This untargeted approach of casting a wider net can result in fewer real results. If your social media reach goes up exponentially but your clicks stay the same, at first glance that may look like a win.
Things like Social Media Reach, Most Viewed pages, Bounce rate, Frequency, Conversion Rate, and Sales Revenue will tell you different things about your campaign’s performance. They are all key indicators in different ways, and the most important ones are unique to each business.
Define your audience – Having a clear definition of your audience allows you to target them better. Going as far as defining a buyer persona will allow you to make sure you are speaking to the right customers. Casting a wide net may seem like a good idea in the beginning. Many of us have heard people say that niching down makes more money, and they’re usually right.
Reducing your reach to very few highly targeted people reduces your spending and increases conversion.
Database Management – Figure out which tools you need to keep track of the metrics. This may not be directly in the marketing tools themselves. Many software options are available to consolidate and track marketing data from multiple sources based on your specific needs.
A well-defined and organized database will help keep track of your data and allow you to analyze it quickly. The database must integrate with your ad system so that the information can be used to feed directly from the database into the system, eliminating the potential for human error.
Analyze your metrics – We recommend that you make the tracking someone’s job. When things get busy, tracking or going back to analyze the data can be the first task that flies out the window. Set up an employee to do the tracking with consistent expectations on when and how it will be completed.
It is also crucial to develop a good communication network to communicate the results to the needed parties. If everyone is busy and the team member does the report but no one takes the time to look at it, how does that serve you?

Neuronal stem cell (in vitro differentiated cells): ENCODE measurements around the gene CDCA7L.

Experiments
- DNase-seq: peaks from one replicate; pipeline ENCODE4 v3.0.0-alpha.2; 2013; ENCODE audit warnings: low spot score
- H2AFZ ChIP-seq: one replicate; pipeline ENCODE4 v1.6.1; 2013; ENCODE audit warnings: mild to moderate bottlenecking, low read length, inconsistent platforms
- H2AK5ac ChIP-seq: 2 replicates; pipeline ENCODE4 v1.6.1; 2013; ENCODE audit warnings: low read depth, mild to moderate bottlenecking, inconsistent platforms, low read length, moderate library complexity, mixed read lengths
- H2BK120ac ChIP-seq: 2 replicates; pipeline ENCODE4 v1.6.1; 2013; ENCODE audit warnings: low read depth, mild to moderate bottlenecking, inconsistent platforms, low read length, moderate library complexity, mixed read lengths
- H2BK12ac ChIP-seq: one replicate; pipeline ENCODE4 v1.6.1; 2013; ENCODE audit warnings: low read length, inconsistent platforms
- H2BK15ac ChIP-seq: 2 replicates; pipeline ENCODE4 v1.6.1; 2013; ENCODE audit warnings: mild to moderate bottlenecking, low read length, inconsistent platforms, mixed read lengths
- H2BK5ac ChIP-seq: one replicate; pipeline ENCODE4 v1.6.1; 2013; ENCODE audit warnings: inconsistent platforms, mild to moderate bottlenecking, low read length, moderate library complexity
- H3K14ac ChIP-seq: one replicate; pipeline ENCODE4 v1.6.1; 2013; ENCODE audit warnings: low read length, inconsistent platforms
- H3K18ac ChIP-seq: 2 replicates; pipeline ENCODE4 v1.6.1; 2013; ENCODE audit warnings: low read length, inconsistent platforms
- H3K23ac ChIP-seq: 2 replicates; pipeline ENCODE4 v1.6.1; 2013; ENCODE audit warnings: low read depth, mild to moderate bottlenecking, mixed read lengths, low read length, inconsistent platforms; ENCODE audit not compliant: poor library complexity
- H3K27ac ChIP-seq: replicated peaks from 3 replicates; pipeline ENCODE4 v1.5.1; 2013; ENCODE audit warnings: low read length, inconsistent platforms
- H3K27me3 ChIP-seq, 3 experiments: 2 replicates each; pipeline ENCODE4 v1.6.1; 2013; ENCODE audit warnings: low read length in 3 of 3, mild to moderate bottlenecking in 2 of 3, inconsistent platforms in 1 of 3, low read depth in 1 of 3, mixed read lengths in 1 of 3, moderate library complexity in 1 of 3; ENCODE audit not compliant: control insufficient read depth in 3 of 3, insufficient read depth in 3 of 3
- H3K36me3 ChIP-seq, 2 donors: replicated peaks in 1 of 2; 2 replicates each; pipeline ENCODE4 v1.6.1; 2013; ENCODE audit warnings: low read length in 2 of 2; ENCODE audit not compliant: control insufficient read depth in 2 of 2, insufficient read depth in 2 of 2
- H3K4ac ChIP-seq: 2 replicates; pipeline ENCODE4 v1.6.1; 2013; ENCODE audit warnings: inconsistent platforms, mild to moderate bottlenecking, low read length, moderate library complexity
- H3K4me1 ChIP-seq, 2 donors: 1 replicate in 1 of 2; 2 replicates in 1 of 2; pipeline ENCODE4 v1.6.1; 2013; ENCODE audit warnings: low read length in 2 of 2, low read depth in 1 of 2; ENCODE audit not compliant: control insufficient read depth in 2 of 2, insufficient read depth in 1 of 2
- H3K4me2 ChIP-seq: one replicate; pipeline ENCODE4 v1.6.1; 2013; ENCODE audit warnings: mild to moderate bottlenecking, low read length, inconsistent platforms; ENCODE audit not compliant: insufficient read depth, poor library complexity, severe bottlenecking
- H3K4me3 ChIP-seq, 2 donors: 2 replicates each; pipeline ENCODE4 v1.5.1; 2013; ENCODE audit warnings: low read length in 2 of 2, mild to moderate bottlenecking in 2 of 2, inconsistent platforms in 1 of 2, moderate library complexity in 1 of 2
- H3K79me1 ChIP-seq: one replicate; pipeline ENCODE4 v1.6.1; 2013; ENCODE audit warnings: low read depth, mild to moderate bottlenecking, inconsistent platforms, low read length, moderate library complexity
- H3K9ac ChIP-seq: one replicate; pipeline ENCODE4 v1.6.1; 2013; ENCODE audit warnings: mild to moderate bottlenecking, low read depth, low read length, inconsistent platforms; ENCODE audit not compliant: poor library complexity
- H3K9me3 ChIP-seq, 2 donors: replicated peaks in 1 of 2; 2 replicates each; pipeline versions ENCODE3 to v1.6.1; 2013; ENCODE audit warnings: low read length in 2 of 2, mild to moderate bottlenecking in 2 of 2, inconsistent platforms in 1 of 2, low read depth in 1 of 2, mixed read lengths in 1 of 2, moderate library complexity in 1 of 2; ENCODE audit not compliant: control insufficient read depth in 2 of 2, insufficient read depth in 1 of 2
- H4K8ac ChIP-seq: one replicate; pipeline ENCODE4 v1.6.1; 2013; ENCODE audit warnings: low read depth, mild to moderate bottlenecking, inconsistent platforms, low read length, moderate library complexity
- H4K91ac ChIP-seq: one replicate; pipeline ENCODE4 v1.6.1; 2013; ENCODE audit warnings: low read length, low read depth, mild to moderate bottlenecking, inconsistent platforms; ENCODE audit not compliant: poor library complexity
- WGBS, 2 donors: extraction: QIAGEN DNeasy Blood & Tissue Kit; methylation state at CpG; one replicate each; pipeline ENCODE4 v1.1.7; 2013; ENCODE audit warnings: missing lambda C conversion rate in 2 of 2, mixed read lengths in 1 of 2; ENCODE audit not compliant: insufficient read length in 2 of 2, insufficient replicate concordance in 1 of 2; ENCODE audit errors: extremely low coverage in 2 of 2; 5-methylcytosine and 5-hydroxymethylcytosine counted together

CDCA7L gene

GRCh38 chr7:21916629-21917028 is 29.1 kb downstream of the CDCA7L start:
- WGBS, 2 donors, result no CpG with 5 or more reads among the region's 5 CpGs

This is one way that costs can vastly increase with in-house marketing – projects are started but not always seen through to fruition. Data not analyzed is wasted.
Problem #4: Forecasting
When handling and analyzing current and past data, ensure you have a system for processing it. We referred to this above when we discussed analytics, but we can take it a step further than just reviewing and planning with the data. If we structure our database for forecasting, we can take our data further.
An external marketing partner may be able to help you to create more effective marketing forecasts and anticipate changes.
Problem #5: Marketing Mix Modeling
Understanding all the different marketing channels will go a long way to reaching your targeted buyer persona in each channel, as each may need a different approach. This mix is comprised of several different umbrellas, including organic content, paid ads, email campaigns, affiliate marketing, or influencer marketing.
To make it more complicated, each of those umbrellas exists in several different channels or platforms.
You probably already understand this, but taking it to the next level requires serious experience and collaboration. Do you have access to an expert in each area and channel who can optimize your efforts for the best results in those areas? Your approach to one item may be completely different from the way you approach a different channel. Do you have an expert who has analyzed your business, compared it to the market, and figured out the way to position you specifically? How do you know how to structure your tests, or when to complete the test and call the results?
To figure out your best markets, internal teams must carry out expensive and labor-intensive testing to figure this all out from scratch. Be sure to pay close attention to all running campaigns! A failed test running too long can be a big budget hit.
Don’t give up on any platform until you have given it a true test. It might be best to spend a decent chunk of your budget on a platform that has proven results while you are testing new platforms.
Problem #6: Multi-Channel Synergy
It’s important to consider the full strategy and have that plan further broken down by channels to ensure a comprehensive marketing plan. Often, internal marketing teams apply the same generic plan and creativity to all channels. It can be a better approach to customize content and creativity based on the specific target customer that is best reached on each particular channel.
Matching a buyer persona with the right channel will allow you to maximize message impact to trigger action.
Problem #7: Offer Development
Rather than saturating the market with multiple offers, whittle it down to as few as possible. Tap into your buyer persona mindset and create highly targeted offers instead of casting a wide net. A common mistake with new marketing teams is to attempt to be as inclusive as possible with many offers live at a time. Reducing your offers allows you to avoid confusing a potential audience.
Remember, they will need to see your business 7 times. Several different offers are likely to create an inconsistent and inefficient campaign.